Some employees at Southeast High School in Wichita say they have “grave concerns” about escalating violence and unruly behavior at the school, and they’re urging leaders to take “decisive and strong actions” to combat it.
A petition being circulated among faculty and other employees says current administrators at Southeast aren’t doing enough to control student behavior and keep the school safe.
“It has come to the point that we are fearful for not just students, but staff as well because of the continuing escalation of disruptive, unacceptable and violent student behavior,” reads the petition, which The Eagle obtained a copy of on Friday.
A teacher who asked not to be named said the petition had more than 20 signatures.
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Southeast High, at 127th Street East and Pawnee, has an enrollment of about 1,740 students.
Steve Wentz, president of United Teachers of Wichita, said he met Friday afternoon with Southeast principal Lori Doyle and Gil Alvarez, assistant superintendent of secondary schools, to discuss concerns.
Wentz said he knew about the petition but that Friday’s meeting had been arranged more than a week ago and was not precipitated by the petition.
“I am confident after my conversation today that the district and the principal are going to work at solving those (behavior issues), and they’re open to having input from faculty, staff and the union on how to move forward,” Wentz said.
District spokeswoman Susan Arensman said administrators had not seen the petition. They “did listen to concerns about some student behavior and will continue to work on communicating classroom expectations and respond to any concerns that are brought forward,” Arensman said in an e-mail Friday.
Police calls to schools
Between Aug. 26 and Nov. 26, Wichita police were called to Southeast High to handle at least 33 offenses, according to an Eagle analysis of police department data on the city’s website.
Alleged crimes reported at Southeast included assault, disorderly conduct, drug offenses and vandalism, according to the data. There were 12 incidents of assault, including four reports of battery of a school employee.
For the three-month time period, Southeast had nearly 19 offenses per 1,000 students.
In comparison, West High had about 36 offenses per 1,000 students, and Heights High had 28.
South, North and East high schools each had about 16 offenses per 1,000 students. Northwest High had 12. The data did not show any reports at Northeast Magnet High School, which is in Bel Aire.
The data only includes reports made to police. It does not include any offenses that school officials might have handled themselves.
“I think people (at Southeast) are frustrated more than they are angry or scared or frightened,” Wentz said. He taught history and psychology at Southeast before becoming union president in 2015.
“I really think there’s an overall concern about administrative follow-through on behavior, whether it’s violent or not.”
‘It has to change’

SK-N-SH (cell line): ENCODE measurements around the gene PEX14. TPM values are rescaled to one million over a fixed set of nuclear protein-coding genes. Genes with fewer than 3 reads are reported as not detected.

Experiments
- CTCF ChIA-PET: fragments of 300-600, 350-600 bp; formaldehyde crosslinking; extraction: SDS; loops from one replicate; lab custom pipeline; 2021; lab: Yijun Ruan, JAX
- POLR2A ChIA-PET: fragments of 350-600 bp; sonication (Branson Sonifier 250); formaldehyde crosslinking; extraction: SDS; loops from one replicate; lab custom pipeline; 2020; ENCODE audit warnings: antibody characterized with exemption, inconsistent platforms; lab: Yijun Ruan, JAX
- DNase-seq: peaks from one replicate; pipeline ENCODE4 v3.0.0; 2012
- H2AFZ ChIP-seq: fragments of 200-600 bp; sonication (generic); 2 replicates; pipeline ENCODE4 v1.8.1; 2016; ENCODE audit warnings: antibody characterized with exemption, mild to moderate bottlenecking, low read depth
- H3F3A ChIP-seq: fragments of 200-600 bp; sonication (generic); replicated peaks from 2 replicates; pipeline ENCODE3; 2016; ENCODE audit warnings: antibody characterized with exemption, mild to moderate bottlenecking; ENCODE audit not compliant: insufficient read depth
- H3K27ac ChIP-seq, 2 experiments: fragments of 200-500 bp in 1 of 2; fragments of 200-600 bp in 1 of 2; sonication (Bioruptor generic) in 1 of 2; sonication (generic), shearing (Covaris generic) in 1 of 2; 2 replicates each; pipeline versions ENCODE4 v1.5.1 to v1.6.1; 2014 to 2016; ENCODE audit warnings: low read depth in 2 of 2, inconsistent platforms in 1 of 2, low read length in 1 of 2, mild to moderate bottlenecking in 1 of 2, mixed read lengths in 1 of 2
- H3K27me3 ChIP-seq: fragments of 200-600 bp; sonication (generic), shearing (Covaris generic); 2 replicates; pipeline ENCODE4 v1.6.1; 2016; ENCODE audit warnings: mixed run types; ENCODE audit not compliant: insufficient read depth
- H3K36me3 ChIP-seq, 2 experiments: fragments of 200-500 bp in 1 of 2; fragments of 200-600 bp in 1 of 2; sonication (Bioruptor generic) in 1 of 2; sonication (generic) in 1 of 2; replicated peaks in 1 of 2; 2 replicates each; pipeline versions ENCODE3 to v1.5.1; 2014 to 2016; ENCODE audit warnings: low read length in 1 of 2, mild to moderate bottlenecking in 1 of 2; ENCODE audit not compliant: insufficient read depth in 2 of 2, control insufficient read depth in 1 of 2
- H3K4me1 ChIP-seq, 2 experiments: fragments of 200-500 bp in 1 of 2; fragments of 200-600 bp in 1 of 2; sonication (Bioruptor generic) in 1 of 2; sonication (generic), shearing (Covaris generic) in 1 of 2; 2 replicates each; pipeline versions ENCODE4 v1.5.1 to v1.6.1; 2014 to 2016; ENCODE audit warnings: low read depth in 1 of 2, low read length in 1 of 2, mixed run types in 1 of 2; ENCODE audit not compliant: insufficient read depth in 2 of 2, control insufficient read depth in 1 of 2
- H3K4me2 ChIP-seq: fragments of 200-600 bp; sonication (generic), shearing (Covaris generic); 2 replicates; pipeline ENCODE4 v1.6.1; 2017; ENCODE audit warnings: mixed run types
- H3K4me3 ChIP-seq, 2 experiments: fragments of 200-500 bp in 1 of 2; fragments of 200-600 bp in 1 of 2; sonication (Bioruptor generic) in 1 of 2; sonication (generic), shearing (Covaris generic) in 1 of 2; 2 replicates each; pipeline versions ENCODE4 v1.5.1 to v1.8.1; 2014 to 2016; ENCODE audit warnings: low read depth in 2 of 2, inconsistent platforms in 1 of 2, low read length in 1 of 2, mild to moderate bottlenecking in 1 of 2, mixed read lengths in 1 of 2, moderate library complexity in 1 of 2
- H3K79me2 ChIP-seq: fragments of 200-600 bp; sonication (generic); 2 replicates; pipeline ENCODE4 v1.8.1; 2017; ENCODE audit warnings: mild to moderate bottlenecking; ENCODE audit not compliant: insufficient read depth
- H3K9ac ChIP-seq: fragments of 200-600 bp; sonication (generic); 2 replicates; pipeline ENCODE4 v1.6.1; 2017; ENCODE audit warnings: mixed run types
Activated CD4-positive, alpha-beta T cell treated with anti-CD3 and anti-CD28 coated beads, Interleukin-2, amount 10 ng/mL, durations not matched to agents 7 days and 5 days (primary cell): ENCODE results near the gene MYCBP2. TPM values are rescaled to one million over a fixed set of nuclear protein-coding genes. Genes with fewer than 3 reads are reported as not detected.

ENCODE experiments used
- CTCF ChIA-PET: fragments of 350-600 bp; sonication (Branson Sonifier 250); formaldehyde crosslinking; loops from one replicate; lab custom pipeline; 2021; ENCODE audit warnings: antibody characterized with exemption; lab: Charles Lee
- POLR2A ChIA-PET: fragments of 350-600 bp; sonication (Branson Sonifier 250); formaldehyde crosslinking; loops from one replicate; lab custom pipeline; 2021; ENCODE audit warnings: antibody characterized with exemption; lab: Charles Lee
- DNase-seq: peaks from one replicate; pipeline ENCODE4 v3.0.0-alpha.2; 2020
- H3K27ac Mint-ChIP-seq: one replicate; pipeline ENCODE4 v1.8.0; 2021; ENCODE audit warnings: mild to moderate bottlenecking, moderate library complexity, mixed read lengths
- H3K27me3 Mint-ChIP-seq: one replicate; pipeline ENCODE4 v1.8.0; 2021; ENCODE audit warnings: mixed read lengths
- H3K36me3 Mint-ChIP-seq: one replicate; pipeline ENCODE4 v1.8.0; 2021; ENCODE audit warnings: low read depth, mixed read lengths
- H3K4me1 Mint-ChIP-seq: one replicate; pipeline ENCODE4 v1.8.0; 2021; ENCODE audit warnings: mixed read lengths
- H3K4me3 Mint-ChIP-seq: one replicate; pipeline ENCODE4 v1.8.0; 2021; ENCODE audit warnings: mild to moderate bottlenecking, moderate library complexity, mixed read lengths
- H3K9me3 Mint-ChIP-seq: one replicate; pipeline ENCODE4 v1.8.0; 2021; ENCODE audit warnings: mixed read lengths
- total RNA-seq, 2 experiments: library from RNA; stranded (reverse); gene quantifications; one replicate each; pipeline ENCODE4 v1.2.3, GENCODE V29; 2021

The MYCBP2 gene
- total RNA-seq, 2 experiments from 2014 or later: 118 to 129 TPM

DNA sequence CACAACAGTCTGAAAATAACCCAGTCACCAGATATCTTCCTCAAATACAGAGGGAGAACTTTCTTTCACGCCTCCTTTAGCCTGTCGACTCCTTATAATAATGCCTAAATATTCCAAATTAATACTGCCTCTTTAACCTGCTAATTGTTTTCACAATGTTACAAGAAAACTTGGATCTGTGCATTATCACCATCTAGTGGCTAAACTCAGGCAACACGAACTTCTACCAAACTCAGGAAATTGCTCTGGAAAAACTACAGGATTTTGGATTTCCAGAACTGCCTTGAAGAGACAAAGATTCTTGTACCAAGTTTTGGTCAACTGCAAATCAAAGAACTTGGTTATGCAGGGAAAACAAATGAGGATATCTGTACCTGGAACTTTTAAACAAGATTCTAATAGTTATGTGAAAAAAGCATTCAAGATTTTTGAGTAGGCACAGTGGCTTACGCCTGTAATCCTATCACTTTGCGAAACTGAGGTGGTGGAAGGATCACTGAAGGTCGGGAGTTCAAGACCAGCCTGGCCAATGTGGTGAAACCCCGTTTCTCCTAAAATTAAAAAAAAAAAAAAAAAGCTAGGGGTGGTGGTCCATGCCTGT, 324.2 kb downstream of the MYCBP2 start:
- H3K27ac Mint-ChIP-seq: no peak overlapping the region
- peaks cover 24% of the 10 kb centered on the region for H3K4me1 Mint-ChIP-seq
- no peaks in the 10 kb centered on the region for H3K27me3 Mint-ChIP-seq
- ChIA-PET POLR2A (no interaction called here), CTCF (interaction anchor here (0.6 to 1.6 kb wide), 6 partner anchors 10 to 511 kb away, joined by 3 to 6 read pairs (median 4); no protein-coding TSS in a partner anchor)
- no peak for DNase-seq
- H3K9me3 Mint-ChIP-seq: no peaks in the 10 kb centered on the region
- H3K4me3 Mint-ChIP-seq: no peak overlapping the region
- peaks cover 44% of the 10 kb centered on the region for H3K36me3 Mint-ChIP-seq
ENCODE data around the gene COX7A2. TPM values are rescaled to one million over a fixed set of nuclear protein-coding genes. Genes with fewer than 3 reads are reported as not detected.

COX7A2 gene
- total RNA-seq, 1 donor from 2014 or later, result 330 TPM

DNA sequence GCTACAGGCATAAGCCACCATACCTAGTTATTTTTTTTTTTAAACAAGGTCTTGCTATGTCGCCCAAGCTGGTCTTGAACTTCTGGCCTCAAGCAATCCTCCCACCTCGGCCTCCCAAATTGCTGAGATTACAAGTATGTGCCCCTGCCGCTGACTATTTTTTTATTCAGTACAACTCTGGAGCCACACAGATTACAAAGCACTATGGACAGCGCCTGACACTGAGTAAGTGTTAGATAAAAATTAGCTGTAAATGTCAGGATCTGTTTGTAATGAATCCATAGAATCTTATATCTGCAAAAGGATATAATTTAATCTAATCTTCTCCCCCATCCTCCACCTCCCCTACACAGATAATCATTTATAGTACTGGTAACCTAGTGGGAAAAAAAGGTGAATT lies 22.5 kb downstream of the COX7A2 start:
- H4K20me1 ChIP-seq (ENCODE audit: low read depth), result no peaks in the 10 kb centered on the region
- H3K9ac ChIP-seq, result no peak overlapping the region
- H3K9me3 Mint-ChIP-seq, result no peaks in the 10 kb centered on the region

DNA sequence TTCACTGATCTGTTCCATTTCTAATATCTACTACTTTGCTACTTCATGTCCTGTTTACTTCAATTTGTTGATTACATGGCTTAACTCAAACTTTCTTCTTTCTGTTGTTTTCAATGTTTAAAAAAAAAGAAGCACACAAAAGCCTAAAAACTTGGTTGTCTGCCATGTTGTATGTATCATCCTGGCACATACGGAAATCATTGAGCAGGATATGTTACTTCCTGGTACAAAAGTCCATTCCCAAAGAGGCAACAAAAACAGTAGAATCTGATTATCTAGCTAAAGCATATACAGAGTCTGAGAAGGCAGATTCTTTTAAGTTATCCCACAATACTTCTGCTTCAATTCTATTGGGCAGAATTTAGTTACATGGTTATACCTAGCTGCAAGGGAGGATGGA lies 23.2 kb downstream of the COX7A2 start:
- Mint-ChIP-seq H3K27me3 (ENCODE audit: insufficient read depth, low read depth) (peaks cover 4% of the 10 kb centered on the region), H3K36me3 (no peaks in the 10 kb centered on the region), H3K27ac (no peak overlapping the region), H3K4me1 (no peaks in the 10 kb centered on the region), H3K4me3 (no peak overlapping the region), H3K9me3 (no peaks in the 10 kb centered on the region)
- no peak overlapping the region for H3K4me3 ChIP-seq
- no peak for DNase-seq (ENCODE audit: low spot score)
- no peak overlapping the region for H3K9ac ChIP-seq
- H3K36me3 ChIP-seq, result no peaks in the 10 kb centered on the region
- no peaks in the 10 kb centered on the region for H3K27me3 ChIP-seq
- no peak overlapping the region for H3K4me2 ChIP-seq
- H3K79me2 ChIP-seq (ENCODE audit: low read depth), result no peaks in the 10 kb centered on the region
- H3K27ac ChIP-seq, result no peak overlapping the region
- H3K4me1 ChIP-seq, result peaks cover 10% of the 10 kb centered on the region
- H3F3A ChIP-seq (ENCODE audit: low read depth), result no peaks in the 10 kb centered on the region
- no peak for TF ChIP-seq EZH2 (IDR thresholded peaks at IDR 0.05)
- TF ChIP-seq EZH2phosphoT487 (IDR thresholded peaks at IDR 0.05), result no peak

Lori Doyle was named principal of Southeast High in 2014. Doyle, formerly the district’s executive director of secondary schools, replaced Leroy Parks, who now oversees programs at the Chester I. Lewis Academic Learning Academy.
Doyle previously served as principal at West High School and Metro-Boulevard Alternative High School. She supervised Southeast High’s move to a new building at 127th Street East and Pawnee, which opened last year.
Messages left with Doyle Friday were not returned.
Wentz, the union president, said his group received complaints from several Southeast teachers that administrators – Doyle and four assistant principals – have not set clear behavior expectations and are inconsistent with student discipline.
“It’s concerning, because when you don’t deal with minor behaviors on the front end, they tend to build,” he said. “Kids will pretty much get away with what we allow them to get away with.”
After Friday’s meeting, Wentz said, he thinks Doyle is committed to addressing the problems.
“What we’re doing is not working, so it has to change,” Wentz said. “Let’s come up with solutions together. … The district has the ability to take care of it with the tools already at their disposal.”
A unique challenge facing Southeast could be it’s geography, Wentz said. The new school sits in the extreme southeast corner of the district, surrounded by farmland, which means that when arguments escalate into physical clashes, they tend to happen on campus rather than in surrounding areas.
“There aren’t any streets or neighborhoods or alleyways for things to happen,” he said. “You can’t say, ‘I’ll meet you on 32nd Street,’ and that’s where the fight will happen.”
Plans to change
Union officials have raised concerns about student behavior several times recently. In May, the union’s vice president said disruptive students are driving some teachers out of the profession, and she urged district leaders to address the problem.
According to school district data, discipline problems have increased substantially in Wichita schools over the past four years.
The total number of discipline incidents – including suspensions, detentions and trips to the principal’s office – increased about 11 percent from the 2013 to 2017. Over the same period, enrollment in Wichita schools fell about 1 percent.
Superintendent Alicia Thompson, who took the helm in June, said she planned to make student behavior a priority.
Her plan calls for clarifying expectations, monitoring data more carefully and helping teachers better understand students’ diverse backgrounds.